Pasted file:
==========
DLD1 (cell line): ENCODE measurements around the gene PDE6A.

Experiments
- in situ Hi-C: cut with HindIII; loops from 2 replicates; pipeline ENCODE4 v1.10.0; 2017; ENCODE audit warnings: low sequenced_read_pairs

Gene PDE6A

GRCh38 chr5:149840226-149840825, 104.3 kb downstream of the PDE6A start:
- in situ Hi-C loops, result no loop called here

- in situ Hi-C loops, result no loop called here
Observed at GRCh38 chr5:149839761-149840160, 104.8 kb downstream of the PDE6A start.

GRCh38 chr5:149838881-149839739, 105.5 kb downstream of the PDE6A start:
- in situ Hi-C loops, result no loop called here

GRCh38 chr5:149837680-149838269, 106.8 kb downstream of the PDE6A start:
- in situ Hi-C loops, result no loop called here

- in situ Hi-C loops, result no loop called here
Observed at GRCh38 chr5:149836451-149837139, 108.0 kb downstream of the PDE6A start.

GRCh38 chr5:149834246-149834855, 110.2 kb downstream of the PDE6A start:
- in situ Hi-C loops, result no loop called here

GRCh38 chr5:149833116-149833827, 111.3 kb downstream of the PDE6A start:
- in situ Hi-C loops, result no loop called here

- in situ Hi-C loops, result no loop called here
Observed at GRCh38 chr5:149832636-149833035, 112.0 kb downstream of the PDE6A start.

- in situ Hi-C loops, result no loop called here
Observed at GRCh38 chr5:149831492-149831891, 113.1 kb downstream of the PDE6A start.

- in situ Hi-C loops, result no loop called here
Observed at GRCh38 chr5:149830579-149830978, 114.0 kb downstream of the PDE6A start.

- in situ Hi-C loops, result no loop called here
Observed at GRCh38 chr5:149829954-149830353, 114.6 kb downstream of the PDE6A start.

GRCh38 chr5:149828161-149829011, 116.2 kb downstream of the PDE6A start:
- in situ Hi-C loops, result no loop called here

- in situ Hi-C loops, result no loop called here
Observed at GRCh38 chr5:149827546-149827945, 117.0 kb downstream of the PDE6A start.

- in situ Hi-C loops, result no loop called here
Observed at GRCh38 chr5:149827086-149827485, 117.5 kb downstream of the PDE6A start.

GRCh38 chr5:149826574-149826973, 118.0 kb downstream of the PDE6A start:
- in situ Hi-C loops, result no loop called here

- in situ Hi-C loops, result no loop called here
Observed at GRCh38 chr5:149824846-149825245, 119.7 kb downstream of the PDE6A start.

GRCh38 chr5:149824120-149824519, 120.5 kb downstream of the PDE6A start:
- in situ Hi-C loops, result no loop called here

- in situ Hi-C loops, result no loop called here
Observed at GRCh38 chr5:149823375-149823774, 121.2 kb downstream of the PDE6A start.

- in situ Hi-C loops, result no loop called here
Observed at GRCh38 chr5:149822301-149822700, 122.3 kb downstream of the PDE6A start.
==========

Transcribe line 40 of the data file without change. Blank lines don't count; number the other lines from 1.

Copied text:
Observed at GRCh38 chr5:149823375-149823774, 121.2 kb downstream of the PDE6A start.